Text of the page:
Watch out for whiteflies

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Combine insecticides and cultural solutions to help rid your operation of this damaging pest.

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June 29, 2021

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Whiteflies are prolific pests for many greenhouse and nursery crops. They spread viral diseases and suck out plant juices, causing leaves to yellow and shrivel before potentially killing the plant. These insects reproduce rapidly and reside on the underside of leaves, making them difficult to control. A pest like whiteflies requires a comprehensive approach to stave off rising populations, pairing chemical controls such as Mainspring® GNL insecticide with proven cultural practices.

“Many operations use biological controls as part of their pest management program, but there are times when whitefly populations can become too high for a biological program to manage on its own,” says Nancy Rechcigl, technical field manager for ornamentals at Syngenta. “There are tools that can be used to reduce or control pests without having negative effects on beneficial insects. Mainspring GNL is a good product for that – it’s been tested across predatory mites and parasitoids and has good overall compatibility with biological control agents.”

Although there are numerous species of whiteflies in the U.S., the greenhouse whitefly (Trialeurodes vaporariorum) and the silverleaf whitefly (Bemisia tabaci) are the two most commonly seen in greenhouse and outdoor nursery spaces. The silverleaf whitefly has multiple biotypes, with B and Q being the most encountered genetic variations. These biotypes look identical, but they can react very differently to chemical treatments – adding to the complexity of control. While lab tests can help growers identify and understand which biotypes they are dealing with, “it’s not uncommon to have a mixed population at an ornamental facility,” Rechcigl says. “So, what’s really important is creating a good rotation program with insecticides that have activity on both biotypes.”

Monitor the signs

Scouting for whiteflies can be as simple as seeing what emerges after tapping a crop canopy.

Like many insects, whiteflies have immature and adult stages. Adults lay eggs on the underside of leaves, which hatch and release tiny scale-like crawlers that settle into a spot and begin feeding. Over time, they become larger in size, going through three additional nymphal stages before emerging as an adult.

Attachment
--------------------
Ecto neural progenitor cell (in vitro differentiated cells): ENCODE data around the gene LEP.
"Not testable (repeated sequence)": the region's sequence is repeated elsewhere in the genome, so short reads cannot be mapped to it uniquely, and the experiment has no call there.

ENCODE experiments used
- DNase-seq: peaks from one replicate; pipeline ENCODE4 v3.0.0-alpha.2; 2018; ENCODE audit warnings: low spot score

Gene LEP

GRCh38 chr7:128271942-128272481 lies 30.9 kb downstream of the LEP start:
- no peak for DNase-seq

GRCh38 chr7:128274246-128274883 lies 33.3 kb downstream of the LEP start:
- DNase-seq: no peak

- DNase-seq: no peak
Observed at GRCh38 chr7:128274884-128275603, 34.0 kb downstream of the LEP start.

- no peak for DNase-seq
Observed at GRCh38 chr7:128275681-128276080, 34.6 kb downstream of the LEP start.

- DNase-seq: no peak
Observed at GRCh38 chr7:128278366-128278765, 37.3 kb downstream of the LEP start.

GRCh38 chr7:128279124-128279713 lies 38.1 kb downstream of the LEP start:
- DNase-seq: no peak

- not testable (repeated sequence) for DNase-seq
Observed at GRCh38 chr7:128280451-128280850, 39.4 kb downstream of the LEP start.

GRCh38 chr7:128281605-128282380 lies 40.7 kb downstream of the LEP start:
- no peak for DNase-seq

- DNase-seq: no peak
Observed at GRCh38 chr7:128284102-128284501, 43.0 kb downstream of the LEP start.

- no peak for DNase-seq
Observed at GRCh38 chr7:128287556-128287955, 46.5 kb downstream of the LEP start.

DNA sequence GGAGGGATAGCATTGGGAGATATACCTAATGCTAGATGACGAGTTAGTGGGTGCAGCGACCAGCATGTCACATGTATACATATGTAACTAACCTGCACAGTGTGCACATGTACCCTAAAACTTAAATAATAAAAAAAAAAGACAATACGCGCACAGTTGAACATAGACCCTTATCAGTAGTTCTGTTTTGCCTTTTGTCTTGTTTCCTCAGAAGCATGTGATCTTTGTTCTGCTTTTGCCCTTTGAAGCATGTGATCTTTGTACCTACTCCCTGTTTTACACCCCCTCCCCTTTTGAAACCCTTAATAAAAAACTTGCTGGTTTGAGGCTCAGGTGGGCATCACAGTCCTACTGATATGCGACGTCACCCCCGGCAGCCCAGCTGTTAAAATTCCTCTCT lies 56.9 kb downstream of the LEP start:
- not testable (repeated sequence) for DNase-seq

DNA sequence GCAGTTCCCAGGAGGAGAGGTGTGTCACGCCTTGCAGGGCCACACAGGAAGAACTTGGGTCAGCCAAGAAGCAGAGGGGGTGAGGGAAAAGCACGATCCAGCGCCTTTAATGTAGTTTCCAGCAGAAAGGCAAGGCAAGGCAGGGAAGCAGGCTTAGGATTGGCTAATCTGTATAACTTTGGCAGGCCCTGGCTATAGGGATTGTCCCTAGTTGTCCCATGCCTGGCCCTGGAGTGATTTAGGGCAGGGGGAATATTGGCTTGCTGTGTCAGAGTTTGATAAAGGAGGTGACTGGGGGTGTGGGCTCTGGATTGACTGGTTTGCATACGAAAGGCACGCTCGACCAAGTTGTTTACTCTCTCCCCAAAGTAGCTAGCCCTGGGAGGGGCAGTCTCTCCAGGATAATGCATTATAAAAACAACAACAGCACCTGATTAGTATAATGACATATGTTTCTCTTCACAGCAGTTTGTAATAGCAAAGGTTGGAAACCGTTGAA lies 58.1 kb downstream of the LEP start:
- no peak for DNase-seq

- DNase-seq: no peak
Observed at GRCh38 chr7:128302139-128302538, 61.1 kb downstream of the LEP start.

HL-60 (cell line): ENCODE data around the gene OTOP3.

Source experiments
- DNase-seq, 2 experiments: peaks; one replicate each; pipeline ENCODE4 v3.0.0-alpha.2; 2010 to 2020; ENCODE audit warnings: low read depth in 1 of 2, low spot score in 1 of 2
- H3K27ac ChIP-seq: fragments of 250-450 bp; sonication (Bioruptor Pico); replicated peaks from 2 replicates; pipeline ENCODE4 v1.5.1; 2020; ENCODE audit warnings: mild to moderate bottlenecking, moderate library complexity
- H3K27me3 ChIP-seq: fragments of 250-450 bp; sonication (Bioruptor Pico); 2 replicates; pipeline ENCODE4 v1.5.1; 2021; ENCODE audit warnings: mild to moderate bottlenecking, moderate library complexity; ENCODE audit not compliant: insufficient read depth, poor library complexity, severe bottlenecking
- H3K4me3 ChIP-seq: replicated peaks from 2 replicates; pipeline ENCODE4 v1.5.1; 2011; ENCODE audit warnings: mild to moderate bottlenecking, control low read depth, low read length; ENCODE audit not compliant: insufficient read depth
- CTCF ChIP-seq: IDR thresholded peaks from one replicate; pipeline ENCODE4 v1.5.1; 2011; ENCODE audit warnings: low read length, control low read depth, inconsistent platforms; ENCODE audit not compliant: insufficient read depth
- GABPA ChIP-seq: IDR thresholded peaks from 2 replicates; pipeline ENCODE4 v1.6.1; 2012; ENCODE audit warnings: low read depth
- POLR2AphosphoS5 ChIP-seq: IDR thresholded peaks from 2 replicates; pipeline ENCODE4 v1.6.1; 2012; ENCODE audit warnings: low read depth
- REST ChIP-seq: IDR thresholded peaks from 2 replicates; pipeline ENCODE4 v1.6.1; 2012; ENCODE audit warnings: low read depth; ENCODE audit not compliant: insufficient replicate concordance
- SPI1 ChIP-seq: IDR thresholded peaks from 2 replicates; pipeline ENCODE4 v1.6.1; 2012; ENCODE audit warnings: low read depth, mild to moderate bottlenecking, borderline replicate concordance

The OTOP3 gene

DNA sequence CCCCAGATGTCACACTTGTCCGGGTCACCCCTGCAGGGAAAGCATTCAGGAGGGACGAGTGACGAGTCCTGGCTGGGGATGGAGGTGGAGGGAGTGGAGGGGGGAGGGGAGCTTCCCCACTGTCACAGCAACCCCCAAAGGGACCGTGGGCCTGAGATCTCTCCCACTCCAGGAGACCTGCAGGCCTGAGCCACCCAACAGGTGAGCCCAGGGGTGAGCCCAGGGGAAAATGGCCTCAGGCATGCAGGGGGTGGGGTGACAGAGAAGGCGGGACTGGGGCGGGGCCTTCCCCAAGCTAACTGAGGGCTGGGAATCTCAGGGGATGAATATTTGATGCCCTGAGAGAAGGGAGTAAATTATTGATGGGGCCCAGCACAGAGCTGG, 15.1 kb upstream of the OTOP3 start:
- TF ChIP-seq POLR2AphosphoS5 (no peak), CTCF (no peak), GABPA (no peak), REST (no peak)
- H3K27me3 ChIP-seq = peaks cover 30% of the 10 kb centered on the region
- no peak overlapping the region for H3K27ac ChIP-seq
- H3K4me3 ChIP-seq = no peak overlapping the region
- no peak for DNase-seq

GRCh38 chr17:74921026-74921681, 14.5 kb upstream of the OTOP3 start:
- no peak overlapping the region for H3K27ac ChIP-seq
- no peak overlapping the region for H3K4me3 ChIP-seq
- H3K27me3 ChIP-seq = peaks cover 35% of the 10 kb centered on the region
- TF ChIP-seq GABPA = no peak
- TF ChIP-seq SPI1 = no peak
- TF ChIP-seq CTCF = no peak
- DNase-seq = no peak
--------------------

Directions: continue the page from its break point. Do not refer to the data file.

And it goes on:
Whiteflies reproduce rapidly and reside on the underside of leaves, but a combination of cultural practices and chemical applications will help control infestations.

“You want to monitor for adults because it’s important to know if and when they’re present in your growing area,” says Rechcigl. “The best way to do that is by placing yellow sticky cards just above the height of the plant canopy. This is a helpful tool, because it can be used to also monitor other flying pests such as thrips.” 

Scott Ferguson of Atlantic Turf & Ornamental Consulting, says whiteflies dine upon a wide range of host plants. Many crops are susceptible, including poinsettias, gardenias, lantana, verbena, mandevilla and hibiscus. The tiny pests may also be found on cotton, peanut crops, and other vegetable plants.

“Here in Florida, every acre of tomatoes is treated with insecticide to control whiteflies, but we still have to turn over leaves to look for adults,” says Ferguson, an industry veteran who previously spent more than two decades with Syngenta.

Whiteflies at both the adult and immature stage have piercing-sucking mouthparts, which they insert into the plant phloem to extract sap. Nymphs cause the majority of damage, including leaf loss, reduced expansion, chlorotic spots on the top side of leaves, and discoloration or slivering. If whitefly numbers per leaf are large enough, they can do enough damage to kill the plant.